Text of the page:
I am half inclined to be very angry with you for destroying the Anecdotes and documents you had collected for private Memoirs of the American Revolution. From the Memories of Individuals, the true Springs of Events and the real motives of Actions are to be made known to Posterity. The Period in the History of the World, the best understood, is that of Rome from the time of Marius to the Death...
The new Edition of your medical Works, mentioned in your favour of the sixth of this month, have been committed to mr Shaw: my Nephew whom you know, and will be sent to me from Boston in due time. Many of those compositions I have read and shall read again with much pleasure, and shall make them as generally useful as I can among the Physicians in my Neighbourhood: but as I feel as few as I...
Your favour of the fifteenth is received. In a cornfield, which I had manured with seaweed and Marsh mud, in a compost with other materials, I found, last fall, two plants of an uncommon Appearance which I Suspected to be the Kali: because—they resembled the descriptions of it which I had read in the Dictionary of natural History and in the Œconomical Dictionary, both of which quote Monsieur...
Your Letter of the tenth, like all others from your pen, notwithstanding all your apologies, was a cordial to my Spirit. I must confess to you, that the data, upon which you reason from the Prophecies concerning the future amelioration of the condition of mankind, are too obscure and uncertain, to authorize us to build any System upon them for the conduct of Nations—It is well to understand as...
I have two of your Letters to acknowledge, at once. The Treatise on the Spleen I have read, and been entertained by it, perhaps more than I should have been if I had been better acquainted with the sciences on which it depends. Your medical Speculations are to me as entertaining as Romances of which I am a great lover: but they are as much in request among the learned of your Profession: so...
Thanks for your favour of Aug. 22d. My Experience is perfectly conformable to yours, respecting silent Men. Silence is most commonly design and Intrigue. In Franklin it was very remarkable, because he was naturally a great Talker. I have conversed with him frequently in his garrulous humours, and his Grandson, or Son, Billy has told me that he never knew a greater Talker than his Grandfather....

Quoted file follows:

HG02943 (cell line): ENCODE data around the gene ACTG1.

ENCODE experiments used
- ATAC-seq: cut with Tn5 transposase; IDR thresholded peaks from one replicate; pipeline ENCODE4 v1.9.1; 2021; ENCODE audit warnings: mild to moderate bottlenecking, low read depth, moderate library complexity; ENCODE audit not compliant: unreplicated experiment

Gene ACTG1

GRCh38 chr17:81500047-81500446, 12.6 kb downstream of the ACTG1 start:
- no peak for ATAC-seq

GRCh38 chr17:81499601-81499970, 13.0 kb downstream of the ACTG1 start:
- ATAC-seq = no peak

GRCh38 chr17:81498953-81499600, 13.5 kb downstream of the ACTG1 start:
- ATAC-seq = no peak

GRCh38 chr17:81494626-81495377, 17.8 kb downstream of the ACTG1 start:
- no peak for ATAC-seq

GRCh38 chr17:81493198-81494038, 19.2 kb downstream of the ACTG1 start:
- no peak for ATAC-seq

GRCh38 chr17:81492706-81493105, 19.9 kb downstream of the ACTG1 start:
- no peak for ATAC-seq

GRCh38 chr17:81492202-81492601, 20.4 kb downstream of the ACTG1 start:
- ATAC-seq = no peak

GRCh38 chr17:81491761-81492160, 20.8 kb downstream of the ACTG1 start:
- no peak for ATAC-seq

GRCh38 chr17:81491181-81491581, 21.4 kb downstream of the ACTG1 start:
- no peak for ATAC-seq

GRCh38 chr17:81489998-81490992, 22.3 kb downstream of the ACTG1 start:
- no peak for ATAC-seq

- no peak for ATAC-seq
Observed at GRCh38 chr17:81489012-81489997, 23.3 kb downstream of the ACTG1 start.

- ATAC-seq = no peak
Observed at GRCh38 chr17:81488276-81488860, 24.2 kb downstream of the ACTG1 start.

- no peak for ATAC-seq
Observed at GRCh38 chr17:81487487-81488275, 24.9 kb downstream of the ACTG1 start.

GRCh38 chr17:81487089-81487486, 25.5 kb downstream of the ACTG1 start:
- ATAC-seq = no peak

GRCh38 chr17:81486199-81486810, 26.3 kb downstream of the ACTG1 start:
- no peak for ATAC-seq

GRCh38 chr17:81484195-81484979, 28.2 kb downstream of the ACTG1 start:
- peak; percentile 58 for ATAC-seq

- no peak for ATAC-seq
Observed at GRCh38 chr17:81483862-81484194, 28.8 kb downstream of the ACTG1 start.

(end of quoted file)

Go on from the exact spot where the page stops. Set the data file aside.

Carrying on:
When I recd your favour of the 24. Oct, I Soberly expected a grave dissertation on the Perfectibility of Man. Although I thank you for the political information you give me, which is amusing and although I doubt not your Physiological researches will result in something usefull to the publick, yet, as I have ever considered all Arts Sciences and Litterature as of small importance in comparison...
I thank you for yours of the twenty fifth of November. I was in hopes you would have explained to me the System of human Perfectibility which was is claimed as the Invention of Dr Priestley. The System of the French Œconomists I took some Pains, more than five and twenty years ago, to understand; but could not find one Gentleman among the Statesmen, Phylosophers and Men of Letters, who...
You make me very happy when you Say, that you agree with me upon the Subject of the Perfectibility of Man. Let every Man endeavor to amend and improve one and We Shall find ourselves in the right Road to all the Perfection We are capable of: but this rule Should by no means exclude our utmost exertions to amend and improve others, and in every Way and by all means in our Power to ameliorate...
Your favour of the 3d is received; I am willing to allow you Philosophers your opinion of the universal gravitation of matter, if you will allow mine that there is in some souls a principle of absolute levity that buoys them irresistibly into the Clouds. Whether you call it etherial spirit or inflammable air it has an uncontroulable tendency to ascend & has no capacity to ascertain the height...